"In the future, instead of striving to be right at a high cost, it will be more appropriate to be flexible and plural at a lower cost. If you cannot accurately predict the future then you must flexibly be prepared to deal with various possible futures.” – Edward de Bono

My ex-husband was a volunteer firefighter for most of our marriage. Our free time was regularly interrupted by fire calls, false alarms, emergency water rescues, burning latex foam factories and the occasional storm watch.

Storm watches required him to spend many hours at the firehouse in preparation for any possible fallout from a storm. He would leave me alone with our son only after he had given me the run down on the emergency supplies in our own home and what I should do in case of emergency. While many would find this sweet and caring, I usually found it comical. I often teased him.

My ex husband was incredibly over prepared. I swear he was expecting the Apocalypse for our basement was filled with water, food, blankets, light sources, heat sources, and even those pills you take  in the event you have been exposed to radiation. Before he left our home for the station, I was required to follow a drill that assured him I knew where to go, what to do in the case of various emergencies (tornado, hurricane, flood, terrorism, etc.). It was cute at first, sweet even, but after the tenth or so drill it gets annoying and eventually ridiculous.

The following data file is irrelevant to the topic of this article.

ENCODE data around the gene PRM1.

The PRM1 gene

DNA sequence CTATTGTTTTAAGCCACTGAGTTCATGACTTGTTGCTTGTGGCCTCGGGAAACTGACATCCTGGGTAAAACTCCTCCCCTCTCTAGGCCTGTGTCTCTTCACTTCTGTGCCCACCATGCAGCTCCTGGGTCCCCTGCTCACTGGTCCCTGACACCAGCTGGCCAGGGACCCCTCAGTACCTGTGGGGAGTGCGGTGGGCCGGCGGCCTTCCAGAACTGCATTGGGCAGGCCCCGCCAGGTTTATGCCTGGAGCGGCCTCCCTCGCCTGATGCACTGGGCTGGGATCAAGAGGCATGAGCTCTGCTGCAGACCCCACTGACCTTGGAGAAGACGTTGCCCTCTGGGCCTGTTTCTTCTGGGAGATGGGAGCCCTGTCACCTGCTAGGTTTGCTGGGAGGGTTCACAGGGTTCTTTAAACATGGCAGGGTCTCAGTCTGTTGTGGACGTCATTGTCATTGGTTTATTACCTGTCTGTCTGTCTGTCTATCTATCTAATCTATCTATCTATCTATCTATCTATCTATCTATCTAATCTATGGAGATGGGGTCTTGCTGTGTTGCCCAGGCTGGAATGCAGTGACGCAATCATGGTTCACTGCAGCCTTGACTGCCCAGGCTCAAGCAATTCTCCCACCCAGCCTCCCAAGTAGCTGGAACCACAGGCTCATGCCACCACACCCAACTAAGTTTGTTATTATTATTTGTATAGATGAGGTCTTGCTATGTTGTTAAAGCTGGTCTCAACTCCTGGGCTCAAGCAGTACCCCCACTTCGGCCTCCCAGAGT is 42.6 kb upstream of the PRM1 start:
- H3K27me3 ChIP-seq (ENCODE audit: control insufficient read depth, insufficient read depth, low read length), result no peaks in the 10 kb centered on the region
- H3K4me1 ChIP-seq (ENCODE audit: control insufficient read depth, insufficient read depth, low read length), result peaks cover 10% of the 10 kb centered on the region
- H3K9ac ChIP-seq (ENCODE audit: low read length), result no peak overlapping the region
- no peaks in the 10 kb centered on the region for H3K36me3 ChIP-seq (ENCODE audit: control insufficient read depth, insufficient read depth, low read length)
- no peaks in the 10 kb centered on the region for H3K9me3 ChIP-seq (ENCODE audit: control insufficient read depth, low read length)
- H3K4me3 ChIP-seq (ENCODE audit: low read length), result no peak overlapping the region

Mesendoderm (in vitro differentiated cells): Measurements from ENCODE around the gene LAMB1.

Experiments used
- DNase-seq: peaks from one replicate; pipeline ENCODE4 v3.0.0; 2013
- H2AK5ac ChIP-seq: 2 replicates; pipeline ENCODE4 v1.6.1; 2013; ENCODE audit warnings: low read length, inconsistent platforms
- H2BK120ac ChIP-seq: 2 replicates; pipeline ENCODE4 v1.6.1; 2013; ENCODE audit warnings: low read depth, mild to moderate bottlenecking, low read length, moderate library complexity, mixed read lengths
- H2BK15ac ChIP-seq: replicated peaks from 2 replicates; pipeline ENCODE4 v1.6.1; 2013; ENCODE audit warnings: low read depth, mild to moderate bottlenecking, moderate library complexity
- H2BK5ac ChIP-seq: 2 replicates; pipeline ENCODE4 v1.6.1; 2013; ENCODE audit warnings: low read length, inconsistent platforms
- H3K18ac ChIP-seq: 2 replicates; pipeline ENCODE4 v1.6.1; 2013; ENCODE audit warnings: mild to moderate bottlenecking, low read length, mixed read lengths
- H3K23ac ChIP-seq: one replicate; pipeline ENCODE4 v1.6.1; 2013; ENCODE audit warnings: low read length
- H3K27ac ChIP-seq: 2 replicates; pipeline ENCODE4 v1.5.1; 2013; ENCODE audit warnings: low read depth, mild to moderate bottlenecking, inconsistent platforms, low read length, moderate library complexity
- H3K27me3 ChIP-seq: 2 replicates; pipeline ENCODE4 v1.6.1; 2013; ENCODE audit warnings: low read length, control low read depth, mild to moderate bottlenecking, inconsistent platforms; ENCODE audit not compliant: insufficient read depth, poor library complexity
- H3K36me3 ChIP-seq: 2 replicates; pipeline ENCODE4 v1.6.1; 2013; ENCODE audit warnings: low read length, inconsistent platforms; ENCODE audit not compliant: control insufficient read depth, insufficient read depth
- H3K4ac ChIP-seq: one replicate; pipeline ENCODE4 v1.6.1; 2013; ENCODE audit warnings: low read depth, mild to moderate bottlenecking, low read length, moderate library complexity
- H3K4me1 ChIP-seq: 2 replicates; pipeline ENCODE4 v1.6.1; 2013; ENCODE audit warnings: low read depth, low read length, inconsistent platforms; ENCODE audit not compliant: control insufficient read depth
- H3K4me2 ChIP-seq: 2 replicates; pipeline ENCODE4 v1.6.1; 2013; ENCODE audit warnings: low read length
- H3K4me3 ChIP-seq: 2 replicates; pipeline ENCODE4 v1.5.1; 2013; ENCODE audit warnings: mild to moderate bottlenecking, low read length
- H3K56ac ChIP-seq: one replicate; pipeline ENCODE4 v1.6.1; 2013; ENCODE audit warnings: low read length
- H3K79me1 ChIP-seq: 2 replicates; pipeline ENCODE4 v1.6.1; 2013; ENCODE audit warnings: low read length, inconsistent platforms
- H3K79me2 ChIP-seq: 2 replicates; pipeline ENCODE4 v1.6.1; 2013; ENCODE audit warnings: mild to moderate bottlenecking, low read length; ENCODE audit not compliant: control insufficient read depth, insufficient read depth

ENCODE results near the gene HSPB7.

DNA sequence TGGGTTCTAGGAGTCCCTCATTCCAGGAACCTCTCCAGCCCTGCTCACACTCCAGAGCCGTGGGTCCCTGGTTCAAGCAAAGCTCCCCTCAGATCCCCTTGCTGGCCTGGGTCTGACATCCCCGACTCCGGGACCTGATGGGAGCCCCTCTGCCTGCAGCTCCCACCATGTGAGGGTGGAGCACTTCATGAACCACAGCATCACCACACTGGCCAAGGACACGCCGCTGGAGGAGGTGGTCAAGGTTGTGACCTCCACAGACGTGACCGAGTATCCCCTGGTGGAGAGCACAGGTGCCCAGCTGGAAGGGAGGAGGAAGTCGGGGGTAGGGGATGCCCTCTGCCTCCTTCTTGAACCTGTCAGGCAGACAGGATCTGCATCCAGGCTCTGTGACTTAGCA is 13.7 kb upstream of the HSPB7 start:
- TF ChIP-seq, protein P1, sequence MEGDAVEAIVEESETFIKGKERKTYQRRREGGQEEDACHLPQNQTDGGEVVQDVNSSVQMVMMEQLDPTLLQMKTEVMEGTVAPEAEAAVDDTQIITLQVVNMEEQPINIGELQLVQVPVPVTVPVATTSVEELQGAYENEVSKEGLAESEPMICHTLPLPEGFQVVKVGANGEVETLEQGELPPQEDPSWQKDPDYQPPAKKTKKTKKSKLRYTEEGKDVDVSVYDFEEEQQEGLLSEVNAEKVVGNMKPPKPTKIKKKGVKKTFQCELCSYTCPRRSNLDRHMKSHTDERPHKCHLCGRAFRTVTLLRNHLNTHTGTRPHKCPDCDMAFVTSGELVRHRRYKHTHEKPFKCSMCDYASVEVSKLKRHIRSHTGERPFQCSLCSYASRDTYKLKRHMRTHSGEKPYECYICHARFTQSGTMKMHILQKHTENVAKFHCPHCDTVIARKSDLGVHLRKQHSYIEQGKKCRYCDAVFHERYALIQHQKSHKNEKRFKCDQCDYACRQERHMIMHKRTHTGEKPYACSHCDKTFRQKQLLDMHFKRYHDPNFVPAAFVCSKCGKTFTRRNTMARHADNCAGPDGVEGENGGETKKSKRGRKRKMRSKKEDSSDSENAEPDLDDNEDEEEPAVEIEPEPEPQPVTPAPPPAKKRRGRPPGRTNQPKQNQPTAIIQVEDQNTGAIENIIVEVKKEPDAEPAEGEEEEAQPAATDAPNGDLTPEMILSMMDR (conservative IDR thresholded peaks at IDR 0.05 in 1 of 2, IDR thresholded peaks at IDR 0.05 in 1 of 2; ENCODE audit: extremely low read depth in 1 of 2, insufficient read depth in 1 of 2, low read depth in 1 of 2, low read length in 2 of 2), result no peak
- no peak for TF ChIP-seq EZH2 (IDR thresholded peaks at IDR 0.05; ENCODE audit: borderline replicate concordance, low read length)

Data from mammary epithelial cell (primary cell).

I would joke with my mother about this and while she agreed my husband went a bit overboard she noted that in the event something did happen, we would likely survive in pretty decent shape compared to other unprepared neighbors.

I thought of that preparation today when I read a comment on the blog of a friend. She is recently in reunion and while it is going very well (her son found her) she is struggling with how little preparation she had. She had no idea he might find her (although she always hoped he would) and now that he has she worries she is not performing as she should. She is worried she is sad when she should be happy. Angry when she should be relieved. Depressed when she should be joyous. Her final statement was that she wished she had been more prepared and had done more healing before he found her.

An anonymous commenter responded by saying that no amount of preparing or alleged healing would have made any difference.

I had to completely disagree.

While I continue to challenge and question what it means to "heal" from adoption, I do believe there are things we can do to prepare ourselves or minimize the pain reunion can cause us.

Prior to actually finding my daughter I invested a great deal of time in reading about adoption, trauma, primal wound, reunion and much more. I joined support groups. I attended conferences. I lurked on forums and ingested every morsel of insight. I devoured information on PTSD. I became obsessed with ethics. I entered therapy (again) and finally began to really address the greatest pain of my life – becoming pregnant by a man I loved, being sent away and eventually losing my daughter to a broker despite my desire to the contrary.